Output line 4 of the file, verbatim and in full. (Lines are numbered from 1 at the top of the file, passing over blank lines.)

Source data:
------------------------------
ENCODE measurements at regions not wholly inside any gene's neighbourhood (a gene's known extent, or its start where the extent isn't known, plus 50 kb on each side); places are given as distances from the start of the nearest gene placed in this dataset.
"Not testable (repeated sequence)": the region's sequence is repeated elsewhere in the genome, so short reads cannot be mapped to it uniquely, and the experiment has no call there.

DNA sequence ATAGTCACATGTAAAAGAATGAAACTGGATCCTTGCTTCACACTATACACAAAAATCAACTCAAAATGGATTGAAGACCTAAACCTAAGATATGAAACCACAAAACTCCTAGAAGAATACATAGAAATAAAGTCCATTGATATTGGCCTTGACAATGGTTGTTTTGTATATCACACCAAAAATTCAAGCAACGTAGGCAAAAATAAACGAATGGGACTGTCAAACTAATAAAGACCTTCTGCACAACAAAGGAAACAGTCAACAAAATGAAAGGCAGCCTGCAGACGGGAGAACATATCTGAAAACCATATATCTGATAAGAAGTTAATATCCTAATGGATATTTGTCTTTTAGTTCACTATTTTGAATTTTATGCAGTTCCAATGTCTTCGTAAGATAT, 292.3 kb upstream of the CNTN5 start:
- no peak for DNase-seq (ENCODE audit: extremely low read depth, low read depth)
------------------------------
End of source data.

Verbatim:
- no peak for DNase-seq (ENCODE audit: extremely low read depth, low read depth)